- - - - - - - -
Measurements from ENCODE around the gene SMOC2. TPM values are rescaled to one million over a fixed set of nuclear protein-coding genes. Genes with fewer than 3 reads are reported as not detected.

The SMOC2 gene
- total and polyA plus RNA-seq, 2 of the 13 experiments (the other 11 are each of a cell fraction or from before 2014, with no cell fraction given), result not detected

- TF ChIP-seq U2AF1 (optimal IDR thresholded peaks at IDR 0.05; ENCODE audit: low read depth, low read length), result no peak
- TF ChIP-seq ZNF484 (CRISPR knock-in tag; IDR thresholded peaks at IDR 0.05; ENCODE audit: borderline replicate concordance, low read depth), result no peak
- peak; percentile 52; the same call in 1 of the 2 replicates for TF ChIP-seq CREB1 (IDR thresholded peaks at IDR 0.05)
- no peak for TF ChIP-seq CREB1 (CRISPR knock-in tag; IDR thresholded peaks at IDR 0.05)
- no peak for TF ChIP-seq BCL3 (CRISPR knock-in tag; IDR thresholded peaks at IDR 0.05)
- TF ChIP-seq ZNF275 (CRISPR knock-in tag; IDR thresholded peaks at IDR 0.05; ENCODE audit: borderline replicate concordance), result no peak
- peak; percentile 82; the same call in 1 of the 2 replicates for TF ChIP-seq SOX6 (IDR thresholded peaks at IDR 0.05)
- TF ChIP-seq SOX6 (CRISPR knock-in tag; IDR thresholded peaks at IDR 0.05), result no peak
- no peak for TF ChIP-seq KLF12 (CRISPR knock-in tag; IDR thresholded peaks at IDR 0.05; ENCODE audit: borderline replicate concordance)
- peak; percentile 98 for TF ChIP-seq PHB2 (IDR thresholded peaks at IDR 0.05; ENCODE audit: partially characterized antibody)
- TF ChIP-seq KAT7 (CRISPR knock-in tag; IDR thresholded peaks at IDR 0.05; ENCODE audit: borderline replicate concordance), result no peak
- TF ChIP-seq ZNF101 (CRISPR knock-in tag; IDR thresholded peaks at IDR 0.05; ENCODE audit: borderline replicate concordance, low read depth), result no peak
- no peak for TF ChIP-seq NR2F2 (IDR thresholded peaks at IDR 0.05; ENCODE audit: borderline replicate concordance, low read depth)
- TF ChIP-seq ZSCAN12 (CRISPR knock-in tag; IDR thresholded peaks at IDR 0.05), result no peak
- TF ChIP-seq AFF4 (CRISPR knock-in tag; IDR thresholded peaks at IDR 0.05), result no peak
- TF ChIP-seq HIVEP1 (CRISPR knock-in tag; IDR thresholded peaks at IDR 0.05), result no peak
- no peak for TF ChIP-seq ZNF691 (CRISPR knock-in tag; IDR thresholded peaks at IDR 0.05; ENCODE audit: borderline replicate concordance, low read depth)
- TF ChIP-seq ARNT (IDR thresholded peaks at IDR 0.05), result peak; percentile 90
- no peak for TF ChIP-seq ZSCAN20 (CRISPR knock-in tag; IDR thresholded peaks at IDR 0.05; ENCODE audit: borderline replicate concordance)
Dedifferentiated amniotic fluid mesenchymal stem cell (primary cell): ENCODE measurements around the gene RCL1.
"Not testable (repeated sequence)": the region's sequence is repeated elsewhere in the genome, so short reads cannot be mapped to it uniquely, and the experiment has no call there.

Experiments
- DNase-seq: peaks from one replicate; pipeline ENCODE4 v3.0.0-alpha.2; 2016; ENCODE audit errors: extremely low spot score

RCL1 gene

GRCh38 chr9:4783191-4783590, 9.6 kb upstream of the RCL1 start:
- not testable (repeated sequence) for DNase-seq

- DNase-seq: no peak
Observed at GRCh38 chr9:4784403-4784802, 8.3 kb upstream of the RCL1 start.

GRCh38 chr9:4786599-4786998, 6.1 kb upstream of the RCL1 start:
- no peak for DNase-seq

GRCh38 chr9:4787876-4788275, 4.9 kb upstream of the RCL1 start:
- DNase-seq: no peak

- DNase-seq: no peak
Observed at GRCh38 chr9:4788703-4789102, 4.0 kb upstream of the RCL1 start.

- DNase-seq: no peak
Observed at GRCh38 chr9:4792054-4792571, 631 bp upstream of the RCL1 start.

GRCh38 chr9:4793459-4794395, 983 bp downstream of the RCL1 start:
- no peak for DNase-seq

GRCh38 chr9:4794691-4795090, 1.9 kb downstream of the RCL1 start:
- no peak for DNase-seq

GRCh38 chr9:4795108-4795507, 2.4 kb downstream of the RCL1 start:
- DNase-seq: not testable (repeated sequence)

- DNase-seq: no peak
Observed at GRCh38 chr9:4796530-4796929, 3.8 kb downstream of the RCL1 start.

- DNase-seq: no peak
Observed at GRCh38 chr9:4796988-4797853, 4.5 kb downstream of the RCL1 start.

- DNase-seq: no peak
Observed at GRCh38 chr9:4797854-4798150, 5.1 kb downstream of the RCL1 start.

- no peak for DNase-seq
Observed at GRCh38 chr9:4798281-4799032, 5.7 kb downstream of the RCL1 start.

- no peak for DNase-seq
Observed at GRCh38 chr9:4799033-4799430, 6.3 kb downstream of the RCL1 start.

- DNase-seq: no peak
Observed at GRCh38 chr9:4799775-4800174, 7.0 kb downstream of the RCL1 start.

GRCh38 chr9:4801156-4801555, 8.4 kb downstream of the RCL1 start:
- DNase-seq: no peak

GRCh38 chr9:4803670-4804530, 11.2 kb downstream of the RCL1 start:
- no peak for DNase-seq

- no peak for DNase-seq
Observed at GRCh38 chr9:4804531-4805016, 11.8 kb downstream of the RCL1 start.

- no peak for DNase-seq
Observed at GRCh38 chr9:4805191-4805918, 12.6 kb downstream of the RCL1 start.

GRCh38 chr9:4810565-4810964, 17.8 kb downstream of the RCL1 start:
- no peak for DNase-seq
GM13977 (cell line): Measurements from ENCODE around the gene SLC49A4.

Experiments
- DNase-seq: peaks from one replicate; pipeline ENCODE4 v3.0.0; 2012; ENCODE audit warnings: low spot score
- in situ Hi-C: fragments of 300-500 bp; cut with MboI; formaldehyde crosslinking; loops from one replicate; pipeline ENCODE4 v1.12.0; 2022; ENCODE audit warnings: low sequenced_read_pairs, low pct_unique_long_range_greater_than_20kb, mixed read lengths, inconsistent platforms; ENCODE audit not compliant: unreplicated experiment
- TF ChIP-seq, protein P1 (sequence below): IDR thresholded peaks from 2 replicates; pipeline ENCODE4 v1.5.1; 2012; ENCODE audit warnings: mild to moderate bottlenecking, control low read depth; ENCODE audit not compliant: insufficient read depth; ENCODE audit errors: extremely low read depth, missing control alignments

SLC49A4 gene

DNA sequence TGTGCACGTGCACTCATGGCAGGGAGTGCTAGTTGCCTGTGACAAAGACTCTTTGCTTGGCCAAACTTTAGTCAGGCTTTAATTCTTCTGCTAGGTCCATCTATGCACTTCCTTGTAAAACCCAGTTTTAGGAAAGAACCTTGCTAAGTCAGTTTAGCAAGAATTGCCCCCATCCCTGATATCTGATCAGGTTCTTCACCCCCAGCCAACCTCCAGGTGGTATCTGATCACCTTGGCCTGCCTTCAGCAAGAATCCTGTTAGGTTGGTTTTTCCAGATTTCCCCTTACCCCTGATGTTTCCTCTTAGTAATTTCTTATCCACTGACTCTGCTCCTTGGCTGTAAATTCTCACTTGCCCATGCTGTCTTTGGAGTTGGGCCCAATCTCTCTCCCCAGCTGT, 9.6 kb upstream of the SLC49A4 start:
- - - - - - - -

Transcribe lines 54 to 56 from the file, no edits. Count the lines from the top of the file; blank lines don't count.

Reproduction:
- no peak for DNase-seq
Observed at GRCh38 chr9:4799033-4799430, 6.3 kb downstream of the RCL1 start.

- DNase-seq: no peak